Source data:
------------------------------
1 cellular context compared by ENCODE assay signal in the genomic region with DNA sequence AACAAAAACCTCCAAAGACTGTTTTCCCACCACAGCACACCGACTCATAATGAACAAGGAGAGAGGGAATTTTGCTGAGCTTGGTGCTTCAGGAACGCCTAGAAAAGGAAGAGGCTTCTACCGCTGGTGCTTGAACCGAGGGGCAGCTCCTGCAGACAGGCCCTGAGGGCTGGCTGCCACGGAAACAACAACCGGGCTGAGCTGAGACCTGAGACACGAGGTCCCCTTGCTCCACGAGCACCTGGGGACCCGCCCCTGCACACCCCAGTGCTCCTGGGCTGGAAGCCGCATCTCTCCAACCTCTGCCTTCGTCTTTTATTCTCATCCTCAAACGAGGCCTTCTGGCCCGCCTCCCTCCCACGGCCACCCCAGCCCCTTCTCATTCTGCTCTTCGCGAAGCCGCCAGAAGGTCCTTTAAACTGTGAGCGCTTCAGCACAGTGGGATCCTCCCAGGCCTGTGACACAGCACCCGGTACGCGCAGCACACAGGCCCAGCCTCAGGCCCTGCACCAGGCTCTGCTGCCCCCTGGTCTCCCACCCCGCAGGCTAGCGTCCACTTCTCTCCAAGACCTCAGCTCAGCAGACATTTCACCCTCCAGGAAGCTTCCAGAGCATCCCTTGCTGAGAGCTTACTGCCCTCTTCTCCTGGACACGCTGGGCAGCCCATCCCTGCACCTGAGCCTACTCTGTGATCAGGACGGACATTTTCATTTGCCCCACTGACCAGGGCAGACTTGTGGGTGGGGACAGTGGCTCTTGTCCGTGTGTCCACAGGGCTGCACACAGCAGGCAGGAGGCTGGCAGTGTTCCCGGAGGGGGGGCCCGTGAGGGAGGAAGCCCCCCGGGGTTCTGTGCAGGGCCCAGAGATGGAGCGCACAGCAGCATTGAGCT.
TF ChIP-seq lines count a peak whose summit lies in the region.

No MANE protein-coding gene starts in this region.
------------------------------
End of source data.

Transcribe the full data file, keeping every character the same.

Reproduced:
1 cellular context compared by ENCODE assay signal in the genomic region with DNA sequence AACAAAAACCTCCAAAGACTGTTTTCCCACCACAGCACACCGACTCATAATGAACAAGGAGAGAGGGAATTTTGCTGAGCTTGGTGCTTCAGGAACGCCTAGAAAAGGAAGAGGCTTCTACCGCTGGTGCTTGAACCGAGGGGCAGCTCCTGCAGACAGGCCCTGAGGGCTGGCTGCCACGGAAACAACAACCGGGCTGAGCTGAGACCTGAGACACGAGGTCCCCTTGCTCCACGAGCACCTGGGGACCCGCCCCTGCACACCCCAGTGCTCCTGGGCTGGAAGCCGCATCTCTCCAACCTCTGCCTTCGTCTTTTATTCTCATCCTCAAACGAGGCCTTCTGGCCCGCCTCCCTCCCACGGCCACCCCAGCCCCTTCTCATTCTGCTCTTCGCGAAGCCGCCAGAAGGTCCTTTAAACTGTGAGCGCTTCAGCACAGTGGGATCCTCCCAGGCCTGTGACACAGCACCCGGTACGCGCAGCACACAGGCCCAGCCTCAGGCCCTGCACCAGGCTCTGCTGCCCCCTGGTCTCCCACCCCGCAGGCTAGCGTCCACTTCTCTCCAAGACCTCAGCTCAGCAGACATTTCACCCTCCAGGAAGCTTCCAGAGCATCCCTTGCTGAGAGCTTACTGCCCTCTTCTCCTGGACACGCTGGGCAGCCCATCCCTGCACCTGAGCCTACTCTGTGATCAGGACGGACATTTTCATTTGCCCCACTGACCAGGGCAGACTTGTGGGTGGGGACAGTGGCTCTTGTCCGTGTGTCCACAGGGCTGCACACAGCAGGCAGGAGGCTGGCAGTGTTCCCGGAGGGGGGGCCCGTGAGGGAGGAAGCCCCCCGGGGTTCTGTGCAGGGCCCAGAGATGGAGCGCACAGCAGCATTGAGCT.
TF ChIP-seq lines count a peak whose summit lies in the region.

No MANE protein-coding gene starts in this region.